An intense and lush romantic film made by the incomparable Ophuls during his often trying sojourn in America in the WWII and immediate postwar years. Fontaine plays Lisa, who has a brief encounter with and falls for her pianist neighbor Stefan (Jourdan). As he heads off on a concert tour,
Stefan promises to return for her, but that doesn't happen. Lisa holds out as long as possible but is forced to marry another man when she discovers that she's pregnant with Stefan's child. She meets the pianist some time later, but he doesn't remember her and sets about seducing her all over
again. The story is told in flashbacks as Stefan reads a letter from Lisa as she is suffering from typhus, and he finally learns her entire story.
The first film from the production company formed by Fontaine and William Dozier, LETTER FROM AN UNKNOWN WOMAN has an unusually persuasive Continental look to it. Its lyrical, sweet sadness and incredibly lovely mise en scene are typical of Ophuls at his best. His meaningful, highly deliberate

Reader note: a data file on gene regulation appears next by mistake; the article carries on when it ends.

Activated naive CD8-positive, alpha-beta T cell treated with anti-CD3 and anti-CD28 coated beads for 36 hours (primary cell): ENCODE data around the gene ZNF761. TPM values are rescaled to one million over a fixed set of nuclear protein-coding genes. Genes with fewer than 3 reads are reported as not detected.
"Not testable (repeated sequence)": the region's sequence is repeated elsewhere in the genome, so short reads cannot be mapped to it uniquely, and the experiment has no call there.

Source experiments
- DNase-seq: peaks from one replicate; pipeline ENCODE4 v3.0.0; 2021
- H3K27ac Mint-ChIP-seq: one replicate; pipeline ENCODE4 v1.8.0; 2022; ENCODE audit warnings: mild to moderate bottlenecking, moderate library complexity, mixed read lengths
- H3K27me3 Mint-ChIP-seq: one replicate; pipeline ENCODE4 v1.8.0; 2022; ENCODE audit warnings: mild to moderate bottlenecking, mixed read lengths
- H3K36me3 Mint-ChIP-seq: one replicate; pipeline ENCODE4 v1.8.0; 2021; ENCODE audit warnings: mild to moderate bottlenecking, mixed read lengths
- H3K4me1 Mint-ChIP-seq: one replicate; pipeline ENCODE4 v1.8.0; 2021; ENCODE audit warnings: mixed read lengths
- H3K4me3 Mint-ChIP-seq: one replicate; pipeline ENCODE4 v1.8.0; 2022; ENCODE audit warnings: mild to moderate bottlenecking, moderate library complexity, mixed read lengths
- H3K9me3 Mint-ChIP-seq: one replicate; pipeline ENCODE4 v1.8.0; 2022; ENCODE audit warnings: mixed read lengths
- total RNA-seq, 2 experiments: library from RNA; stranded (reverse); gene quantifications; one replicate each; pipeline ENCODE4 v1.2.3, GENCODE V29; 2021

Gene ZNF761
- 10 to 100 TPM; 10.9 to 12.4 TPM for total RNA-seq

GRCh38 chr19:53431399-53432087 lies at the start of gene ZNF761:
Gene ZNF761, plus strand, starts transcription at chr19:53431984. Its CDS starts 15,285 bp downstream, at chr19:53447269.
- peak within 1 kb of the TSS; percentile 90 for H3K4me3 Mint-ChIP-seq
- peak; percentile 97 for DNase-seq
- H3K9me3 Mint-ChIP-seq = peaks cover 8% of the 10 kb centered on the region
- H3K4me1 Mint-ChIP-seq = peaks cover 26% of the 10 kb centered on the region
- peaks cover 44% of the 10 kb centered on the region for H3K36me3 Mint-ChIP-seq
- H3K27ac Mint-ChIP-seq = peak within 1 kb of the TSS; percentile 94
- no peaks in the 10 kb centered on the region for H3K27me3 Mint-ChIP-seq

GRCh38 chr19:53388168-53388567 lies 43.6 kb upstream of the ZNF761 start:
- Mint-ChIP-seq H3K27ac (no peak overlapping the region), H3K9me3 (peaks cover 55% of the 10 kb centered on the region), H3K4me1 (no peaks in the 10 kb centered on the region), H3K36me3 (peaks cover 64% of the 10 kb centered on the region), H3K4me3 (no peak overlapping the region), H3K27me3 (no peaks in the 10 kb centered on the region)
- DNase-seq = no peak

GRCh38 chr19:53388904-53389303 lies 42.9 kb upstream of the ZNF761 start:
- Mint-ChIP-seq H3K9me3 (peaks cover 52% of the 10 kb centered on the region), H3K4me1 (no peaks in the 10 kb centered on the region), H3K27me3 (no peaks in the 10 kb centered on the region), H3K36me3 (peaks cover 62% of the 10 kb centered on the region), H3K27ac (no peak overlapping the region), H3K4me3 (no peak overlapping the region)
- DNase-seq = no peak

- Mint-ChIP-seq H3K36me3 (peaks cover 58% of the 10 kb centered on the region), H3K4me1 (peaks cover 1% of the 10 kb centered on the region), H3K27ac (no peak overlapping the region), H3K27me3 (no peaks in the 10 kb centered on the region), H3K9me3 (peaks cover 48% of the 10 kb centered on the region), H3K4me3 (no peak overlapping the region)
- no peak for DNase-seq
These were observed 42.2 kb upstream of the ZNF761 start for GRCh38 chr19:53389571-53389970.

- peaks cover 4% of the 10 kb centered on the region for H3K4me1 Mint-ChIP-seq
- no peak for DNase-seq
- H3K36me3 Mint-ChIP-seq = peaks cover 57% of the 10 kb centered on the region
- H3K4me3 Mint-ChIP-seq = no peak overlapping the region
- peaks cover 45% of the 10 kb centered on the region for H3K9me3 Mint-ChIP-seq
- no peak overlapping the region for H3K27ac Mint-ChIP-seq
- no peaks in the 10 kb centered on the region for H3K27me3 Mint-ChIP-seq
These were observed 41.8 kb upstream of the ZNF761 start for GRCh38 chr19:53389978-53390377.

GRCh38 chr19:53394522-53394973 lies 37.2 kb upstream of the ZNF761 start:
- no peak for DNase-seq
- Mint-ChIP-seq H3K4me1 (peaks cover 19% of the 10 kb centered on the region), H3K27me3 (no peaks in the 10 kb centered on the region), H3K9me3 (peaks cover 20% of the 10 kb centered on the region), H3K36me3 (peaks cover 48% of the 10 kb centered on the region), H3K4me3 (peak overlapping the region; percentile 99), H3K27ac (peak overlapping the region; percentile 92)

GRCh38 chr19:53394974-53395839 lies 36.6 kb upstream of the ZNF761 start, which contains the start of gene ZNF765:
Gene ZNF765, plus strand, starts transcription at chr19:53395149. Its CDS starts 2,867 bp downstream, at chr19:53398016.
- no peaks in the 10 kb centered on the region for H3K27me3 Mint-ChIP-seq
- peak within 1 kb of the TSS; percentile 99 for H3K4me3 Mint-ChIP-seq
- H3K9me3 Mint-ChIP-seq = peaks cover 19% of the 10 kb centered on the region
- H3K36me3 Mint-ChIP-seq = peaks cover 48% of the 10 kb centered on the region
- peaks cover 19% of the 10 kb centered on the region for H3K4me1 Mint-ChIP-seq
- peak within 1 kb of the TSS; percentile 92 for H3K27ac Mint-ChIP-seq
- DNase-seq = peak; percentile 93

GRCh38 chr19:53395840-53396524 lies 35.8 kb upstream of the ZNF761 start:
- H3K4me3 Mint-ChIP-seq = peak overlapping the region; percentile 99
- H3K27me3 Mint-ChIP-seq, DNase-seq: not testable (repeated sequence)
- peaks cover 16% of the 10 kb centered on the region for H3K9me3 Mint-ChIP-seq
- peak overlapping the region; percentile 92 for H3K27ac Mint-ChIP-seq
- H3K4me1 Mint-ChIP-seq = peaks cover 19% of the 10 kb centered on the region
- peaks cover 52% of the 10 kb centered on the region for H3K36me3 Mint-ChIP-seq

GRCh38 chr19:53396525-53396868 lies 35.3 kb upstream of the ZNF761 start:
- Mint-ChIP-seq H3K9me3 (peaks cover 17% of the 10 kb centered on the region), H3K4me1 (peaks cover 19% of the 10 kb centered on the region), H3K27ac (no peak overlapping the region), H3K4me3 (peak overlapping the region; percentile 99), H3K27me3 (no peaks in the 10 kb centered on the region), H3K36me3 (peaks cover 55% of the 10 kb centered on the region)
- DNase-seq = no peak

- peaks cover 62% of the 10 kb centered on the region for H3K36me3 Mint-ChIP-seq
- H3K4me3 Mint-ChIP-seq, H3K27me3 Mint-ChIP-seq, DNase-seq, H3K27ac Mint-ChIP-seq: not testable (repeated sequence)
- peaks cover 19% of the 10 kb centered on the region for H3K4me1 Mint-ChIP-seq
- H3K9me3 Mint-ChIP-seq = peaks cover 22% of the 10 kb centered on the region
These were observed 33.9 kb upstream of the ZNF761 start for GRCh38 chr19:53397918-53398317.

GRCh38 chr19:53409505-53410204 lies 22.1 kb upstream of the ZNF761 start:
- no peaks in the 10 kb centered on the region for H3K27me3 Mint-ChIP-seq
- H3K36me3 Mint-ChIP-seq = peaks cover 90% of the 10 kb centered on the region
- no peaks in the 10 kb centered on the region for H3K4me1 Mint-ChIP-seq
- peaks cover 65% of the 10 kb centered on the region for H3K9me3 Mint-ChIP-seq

camera wanderings beautifully capture the sorrows of Lisa's entrapment by cultural norms. The direction and Koch's well-judged screenplay admirably manage to retain an ironic edge despite the potent romanticism of it all. Fontaine has never looked lovelier and gives what is probably the greatest
performance of her career. The dashing and persuasive Jourdan and a fine cast ably support her, as does the incredible camerawork of regular Ophuls collaborator Franz Planer. Although CAUGHT and THE RECKLESS MOMENT are films of considerable merit, LETTER is almost certainly Ophuls' greatest
American film. Watching it is like finding a locket you thought you had lost, one which contains the picture of someone who once broke your heart.
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- Review: An intense and lush romantic film made by the incomparable Ophuls during his often trying sojourn in America in the WWII and immediate postwar years. Fontaine plays Lisa, who has a brief encounter with and falls for her pianist neighbor Stefan (Jourdan). A… (more)